- On February 24, 2023, CMS issued a notice entitled, Application: Continued Approval of the Joint Commission's Psychiatric Hospital Accreditation Program. This notice announces CMS’ decision to approve the Joint Commission for continued recognition as a national accrediting organization for psychiatric hospitals that wish to participate in the Medicare or Medicaid programs.
- On February 24, 2023, the Food and Drug Administration (FDA) issued draft guidance entitled, Neovascular Age-Related Macular Degeneration: Developing Drugs for Treatment. This guidance is intended to provide recommendations to sponsors developing drugs intended to treat neovascular age-related macular degeneration focusing on eligibility criteria, trial design considerations, and efficacy endpoints to enhance clinical trial data quality and to foster greater efficiency in development programs.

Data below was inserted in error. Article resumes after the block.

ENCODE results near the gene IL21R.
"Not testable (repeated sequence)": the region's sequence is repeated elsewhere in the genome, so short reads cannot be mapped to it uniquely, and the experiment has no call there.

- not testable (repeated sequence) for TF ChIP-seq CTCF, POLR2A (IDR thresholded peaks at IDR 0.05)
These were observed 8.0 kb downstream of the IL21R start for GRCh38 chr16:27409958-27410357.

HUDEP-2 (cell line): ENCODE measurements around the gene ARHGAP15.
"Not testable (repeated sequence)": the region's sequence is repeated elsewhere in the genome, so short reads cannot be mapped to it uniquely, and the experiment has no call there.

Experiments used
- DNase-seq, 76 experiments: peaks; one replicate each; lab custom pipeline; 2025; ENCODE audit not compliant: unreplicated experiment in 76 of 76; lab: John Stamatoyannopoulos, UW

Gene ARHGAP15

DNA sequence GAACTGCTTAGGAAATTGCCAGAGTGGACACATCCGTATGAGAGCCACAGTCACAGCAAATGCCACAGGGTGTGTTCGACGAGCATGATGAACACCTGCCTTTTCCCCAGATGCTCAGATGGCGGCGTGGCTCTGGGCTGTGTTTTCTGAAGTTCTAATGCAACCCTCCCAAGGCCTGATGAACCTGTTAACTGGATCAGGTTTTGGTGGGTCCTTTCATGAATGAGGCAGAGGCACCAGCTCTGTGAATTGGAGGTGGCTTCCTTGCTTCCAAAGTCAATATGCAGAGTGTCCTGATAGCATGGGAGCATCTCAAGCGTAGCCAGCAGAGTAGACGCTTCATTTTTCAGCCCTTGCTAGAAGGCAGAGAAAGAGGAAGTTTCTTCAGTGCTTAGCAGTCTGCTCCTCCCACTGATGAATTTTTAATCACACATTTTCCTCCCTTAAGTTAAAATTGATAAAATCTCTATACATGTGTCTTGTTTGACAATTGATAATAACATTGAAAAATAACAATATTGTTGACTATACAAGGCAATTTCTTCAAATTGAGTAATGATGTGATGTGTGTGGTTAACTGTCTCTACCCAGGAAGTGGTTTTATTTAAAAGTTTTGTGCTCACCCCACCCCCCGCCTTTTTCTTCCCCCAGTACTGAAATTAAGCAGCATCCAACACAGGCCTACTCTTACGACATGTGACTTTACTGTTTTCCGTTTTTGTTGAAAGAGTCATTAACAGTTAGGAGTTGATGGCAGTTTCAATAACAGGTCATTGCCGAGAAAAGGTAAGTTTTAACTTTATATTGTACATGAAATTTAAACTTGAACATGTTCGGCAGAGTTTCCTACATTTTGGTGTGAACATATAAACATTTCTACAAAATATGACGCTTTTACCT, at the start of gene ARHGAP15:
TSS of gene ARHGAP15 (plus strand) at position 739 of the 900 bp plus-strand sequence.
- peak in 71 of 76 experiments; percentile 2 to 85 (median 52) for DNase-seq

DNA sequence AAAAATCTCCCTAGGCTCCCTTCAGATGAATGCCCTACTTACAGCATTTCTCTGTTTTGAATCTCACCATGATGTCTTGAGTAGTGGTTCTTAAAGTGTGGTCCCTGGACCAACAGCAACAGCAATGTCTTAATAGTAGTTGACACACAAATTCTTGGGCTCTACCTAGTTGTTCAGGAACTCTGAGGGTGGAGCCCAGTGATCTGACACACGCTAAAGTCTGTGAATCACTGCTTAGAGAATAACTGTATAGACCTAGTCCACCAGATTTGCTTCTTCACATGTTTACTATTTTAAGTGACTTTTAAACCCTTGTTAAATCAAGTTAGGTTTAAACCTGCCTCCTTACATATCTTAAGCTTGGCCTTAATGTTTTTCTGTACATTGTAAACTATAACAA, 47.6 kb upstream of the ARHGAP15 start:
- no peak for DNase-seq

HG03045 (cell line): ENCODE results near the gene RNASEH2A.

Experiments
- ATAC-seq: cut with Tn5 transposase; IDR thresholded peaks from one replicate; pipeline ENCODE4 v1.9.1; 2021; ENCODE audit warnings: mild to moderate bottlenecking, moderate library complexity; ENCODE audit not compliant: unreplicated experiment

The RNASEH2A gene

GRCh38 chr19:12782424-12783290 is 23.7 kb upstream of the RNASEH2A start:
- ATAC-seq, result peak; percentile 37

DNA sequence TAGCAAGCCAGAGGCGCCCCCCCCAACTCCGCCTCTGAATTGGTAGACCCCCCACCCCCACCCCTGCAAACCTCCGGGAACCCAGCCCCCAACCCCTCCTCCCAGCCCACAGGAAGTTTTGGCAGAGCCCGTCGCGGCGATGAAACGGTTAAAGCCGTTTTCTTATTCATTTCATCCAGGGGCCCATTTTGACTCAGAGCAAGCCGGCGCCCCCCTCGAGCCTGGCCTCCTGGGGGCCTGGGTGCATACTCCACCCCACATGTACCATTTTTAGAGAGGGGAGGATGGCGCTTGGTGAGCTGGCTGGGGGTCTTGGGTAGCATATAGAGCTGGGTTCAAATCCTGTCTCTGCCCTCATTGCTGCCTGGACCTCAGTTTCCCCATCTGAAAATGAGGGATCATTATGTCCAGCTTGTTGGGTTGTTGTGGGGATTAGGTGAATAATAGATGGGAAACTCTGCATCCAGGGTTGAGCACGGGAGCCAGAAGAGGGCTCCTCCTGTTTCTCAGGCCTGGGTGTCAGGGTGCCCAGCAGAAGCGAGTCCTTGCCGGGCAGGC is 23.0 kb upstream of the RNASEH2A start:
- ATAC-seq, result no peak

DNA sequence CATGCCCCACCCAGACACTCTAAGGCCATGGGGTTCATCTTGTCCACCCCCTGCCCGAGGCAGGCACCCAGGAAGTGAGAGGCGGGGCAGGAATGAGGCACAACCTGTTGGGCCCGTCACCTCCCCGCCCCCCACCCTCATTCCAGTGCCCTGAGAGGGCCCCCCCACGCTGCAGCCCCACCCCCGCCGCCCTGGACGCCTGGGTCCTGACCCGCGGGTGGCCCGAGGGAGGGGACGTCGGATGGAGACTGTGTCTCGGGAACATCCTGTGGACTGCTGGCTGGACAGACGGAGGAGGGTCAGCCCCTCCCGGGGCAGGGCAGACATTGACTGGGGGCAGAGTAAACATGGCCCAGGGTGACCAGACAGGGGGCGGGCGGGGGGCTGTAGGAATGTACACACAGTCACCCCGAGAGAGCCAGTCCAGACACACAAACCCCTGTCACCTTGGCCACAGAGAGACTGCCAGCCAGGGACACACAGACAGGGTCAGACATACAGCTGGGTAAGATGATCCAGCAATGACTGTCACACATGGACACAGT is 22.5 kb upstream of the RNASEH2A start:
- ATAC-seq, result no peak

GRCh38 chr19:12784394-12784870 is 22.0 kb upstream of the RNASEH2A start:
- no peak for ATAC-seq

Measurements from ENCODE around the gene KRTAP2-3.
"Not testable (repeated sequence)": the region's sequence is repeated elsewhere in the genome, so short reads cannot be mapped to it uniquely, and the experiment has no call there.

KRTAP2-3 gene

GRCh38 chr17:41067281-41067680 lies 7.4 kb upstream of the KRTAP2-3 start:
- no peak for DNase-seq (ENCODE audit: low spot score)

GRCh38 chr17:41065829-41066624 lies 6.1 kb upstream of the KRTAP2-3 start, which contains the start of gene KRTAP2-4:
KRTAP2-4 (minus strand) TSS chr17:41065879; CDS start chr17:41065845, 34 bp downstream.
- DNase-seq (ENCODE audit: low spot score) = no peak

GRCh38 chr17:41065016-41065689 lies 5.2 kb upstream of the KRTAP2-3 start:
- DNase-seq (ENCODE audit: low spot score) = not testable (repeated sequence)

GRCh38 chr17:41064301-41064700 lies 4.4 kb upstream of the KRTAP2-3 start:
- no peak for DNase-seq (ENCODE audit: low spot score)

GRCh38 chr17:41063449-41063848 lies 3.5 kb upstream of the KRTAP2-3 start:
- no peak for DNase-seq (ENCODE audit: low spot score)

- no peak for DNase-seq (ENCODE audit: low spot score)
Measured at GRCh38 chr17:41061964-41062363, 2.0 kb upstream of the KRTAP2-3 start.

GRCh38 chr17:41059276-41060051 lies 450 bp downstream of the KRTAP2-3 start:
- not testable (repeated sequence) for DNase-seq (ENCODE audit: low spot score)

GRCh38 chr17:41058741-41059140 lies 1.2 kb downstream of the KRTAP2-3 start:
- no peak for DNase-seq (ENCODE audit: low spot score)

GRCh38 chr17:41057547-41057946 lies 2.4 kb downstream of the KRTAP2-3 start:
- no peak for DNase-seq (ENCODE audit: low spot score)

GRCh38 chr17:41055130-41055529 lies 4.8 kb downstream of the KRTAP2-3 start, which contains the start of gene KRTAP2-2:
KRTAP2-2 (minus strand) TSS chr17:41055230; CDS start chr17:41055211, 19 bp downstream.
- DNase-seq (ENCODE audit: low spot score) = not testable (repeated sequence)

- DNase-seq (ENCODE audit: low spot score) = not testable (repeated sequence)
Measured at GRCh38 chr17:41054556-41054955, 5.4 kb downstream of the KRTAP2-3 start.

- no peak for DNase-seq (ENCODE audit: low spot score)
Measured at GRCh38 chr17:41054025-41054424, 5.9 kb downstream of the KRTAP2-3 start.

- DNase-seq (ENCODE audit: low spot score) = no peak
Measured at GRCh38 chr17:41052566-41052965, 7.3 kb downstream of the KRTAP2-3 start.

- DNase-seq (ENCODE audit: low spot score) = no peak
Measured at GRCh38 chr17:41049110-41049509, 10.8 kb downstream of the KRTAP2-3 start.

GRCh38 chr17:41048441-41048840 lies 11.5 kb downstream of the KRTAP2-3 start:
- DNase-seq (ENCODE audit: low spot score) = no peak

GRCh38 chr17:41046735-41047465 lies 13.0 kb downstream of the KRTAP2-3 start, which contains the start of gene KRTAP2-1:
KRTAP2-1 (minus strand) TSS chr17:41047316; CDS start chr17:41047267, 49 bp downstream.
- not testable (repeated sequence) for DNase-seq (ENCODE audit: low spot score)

- On February 24, 2023, the Health Resources and Services Administration (HRSA) issued a notice entitled, National Vaccine Injury Compensation Program: Revised Amount of the Average Cost of a Health Insurance Policy. HRSA is publishing an updated monetary amount of the average cost of a health insurance policy as it relates to the National Vaccine Injury Compensation Program (VICP). HRSA announced that the revised average cost of a health insurance policy under the VICP is $628.53 per month.
- On February 24, 2023, CMS issued a proposed rule entitled, Medicare Program: Medicare Disproportionate Share Hospital Payments: Counting Certain Days Associated with Section 1115 Demonstrations in the Medicaid Fraction. This proposed rule would revise CMS’ regulations on the counting of days associated with individuals eligible for certain benefits provided by section 1115 demonstrations in the Medicaid fraction of a hospital’s disproportionate patient percentage.